Purpose – How resources for social care are allocated to individual service users has long been a concern. There are debates regarding the priority given to certain needs in Resource Allocation Systems (RASs). The purpose of this paper is to compare the views of adults with a learning disability and Directors of Adult Social Care regarding their priorities for resource allocation with priorities arising from observed resource allocation decisions.
Design/methodology/approach – In a consultation workshop, 12 adults with learning disabilities were asked to rank the perceived importance of eight needs-related outcomes. Directors of Adult Social Care completed an online questionnaire concerning the distribution of resources across the same eight outcomes. Actual resource allocation data from 11 local authorities were also modelled against these outcomes. A variable importance metric (the percentage contribution of each outcome to predicting costs) was used to rank the importance of these outcomes in terms of determining actual resource allocation. Findings from these data collections were compared.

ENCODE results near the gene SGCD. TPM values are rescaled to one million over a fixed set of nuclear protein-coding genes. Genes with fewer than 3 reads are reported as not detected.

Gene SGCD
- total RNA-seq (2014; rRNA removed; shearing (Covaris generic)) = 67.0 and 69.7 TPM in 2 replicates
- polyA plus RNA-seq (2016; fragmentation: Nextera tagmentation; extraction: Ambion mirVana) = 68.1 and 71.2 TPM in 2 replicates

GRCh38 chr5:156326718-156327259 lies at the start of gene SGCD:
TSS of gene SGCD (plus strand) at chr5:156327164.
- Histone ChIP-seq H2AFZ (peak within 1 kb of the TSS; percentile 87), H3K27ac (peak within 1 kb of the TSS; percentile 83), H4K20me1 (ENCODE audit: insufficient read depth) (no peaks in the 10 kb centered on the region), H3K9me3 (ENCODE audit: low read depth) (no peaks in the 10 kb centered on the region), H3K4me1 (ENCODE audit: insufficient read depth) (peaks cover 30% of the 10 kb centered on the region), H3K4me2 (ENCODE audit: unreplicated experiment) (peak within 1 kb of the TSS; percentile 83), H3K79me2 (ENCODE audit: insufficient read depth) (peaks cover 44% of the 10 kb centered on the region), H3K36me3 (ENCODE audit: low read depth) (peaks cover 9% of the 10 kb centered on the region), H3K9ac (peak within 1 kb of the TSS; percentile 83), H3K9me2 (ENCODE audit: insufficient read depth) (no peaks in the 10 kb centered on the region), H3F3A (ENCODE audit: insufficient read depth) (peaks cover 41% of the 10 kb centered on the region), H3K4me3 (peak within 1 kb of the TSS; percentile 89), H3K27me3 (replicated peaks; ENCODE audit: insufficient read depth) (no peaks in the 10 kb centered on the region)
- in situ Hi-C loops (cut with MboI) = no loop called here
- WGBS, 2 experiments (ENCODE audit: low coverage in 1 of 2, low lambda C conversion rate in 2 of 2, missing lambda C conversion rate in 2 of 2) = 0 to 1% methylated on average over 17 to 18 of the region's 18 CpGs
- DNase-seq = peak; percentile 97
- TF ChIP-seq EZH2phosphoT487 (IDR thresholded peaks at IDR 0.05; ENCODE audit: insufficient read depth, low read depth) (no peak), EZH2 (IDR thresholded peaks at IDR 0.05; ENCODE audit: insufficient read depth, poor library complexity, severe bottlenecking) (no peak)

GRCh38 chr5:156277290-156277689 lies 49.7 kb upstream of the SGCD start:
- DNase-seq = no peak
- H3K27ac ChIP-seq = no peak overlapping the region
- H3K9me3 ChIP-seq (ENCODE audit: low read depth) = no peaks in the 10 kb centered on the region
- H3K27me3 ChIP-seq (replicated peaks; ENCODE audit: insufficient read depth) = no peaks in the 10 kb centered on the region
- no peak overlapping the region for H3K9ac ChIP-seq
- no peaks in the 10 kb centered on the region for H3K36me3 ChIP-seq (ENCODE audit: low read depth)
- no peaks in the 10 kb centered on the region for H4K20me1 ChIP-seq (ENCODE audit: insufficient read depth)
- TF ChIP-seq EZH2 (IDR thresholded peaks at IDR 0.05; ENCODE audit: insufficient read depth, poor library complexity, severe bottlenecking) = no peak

Findings – There were discrepancies between the views of adults with a learning disability, the perspectives of Directors and actual resource allocation data. Whereas adults with a learning disability perceived psychological well-being as most important, Directors and actual resource allocation data stressed the importance of activities of daily living and carer burden.
Originality/value – This analysis will prove useful in understanding the concerns of adults with a learning disability and whether these are adequately addressed by current RASs.